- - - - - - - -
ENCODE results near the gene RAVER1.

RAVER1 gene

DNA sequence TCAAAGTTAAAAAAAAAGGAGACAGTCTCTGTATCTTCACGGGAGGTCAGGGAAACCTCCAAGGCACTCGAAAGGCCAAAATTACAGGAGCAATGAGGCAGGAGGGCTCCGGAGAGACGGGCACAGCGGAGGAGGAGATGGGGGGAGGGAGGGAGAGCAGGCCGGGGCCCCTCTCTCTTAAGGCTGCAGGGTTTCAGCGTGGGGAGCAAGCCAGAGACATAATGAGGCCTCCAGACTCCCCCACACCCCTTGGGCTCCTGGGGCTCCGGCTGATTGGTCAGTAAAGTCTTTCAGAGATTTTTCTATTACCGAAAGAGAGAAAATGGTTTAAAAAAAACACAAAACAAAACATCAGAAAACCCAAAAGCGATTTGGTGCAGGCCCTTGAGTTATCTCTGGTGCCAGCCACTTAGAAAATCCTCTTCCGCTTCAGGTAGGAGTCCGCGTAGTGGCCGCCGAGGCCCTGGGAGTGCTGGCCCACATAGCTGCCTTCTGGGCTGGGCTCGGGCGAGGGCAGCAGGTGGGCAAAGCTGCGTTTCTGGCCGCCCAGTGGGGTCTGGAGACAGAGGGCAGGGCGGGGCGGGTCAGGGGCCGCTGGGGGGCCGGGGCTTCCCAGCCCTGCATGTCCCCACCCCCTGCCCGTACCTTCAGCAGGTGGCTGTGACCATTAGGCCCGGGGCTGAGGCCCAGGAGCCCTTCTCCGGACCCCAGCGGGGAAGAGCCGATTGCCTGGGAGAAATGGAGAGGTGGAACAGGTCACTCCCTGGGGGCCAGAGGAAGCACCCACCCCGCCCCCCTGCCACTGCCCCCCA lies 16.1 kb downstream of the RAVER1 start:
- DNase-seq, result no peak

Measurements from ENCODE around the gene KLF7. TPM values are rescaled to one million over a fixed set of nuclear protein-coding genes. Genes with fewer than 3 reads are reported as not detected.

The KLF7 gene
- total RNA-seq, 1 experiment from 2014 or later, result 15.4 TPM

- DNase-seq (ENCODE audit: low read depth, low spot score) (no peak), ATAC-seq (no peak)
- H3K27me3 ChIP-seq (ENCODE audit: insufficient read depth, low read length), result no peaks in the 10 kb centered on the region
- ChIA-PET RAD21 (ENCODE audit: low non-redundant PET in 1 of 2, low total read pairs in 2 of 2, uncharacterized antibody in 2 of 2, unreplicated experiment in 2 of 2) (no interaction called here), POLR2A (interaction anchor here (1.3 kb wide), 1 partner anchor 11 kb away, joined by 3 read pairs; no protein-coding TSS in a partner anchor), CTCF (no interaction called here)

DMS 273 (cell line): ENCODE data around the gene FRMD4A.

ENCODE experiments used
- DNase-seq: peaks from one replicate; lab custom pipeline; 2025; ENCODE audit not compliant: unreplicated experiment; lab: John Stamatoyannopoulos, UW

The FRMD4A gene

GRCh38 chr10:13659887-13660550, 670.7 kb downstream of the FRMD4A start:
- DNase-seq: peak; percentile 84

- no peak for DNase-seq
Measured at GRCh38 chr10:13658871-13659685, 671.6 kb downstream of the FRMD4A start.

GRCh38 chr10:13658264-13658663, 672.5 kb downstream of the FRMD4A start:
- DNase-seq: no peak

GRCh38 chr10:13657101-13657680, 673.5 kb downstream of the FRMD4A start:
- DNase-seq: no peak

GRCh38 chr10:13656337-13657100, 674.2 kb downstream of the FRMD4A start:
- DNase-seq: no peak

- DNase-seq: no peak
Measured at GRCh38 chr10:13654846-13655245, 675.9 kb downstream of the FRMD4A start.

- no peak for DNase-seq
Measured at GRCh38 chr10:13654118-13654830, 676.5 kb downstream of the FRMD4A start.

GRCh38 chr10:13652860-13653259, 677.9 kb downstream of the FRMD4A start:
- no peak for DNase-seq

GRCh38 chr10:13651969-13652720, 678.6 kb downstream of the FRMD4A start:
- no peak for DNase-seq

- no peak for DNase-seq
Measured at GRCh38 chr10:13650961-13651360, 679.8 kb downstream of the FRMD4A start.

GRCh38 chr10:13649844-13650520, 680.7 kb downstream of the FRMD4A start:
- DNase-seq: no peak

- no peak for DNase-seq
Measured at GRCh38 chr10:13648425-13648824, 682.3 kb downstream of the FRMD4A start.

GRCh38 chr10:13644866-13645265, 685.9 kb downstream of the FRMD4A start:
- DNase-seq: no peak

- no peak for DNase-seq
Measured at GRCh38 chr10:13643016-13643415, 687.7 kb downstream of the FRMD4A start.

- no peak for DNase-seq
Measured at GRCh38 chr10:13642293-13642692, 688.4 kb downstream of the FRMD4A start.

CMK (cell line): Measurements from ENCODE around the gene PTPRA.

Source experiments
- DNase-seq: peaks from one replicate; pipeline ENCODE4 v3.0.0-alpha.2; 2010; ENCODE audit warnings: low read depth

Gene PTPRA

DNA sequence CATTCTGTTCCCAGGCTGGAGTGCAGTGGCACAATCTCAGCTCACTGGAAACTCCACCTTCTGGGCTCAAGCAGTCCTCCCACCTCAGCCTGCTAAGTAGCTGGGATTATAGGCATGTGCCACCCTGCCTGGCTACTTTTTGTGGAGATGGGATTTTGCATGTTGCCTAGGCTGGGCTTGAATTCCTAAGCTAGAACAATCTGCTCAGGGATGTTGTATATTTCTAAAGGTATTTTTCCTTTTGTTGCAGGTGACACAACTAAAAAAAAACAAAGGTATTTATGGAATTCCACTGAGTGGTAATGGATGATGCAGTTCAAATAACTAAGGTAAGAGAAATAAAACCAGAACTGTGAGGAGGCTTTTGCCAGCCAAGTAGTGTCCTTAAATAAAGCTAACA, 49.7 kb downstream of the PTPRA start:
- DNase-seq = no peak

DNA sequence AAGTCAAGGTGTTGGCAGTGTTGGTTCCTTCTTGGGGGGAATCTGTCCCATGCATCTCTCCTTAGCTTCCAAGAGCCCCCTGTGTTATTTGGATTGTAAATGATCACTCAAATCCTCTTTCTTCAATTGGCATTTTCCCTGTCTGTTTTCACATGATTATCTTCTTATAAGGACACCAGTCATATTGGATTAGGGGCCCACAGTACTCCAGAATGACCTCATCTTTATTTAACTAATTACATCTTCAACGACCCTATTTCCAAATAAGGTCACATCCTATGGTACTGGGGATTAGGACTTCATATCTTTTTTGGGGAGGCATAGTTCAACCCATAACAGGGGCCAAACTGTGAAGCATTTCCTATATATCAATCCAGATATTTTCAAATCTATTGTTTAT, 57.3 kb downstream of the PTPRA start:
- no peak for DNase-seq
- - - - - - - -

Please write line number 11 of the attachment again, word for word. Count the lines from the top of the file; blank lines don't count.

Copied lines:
DMS 273 (cell line): ENCODE data around the gene FRMD4A.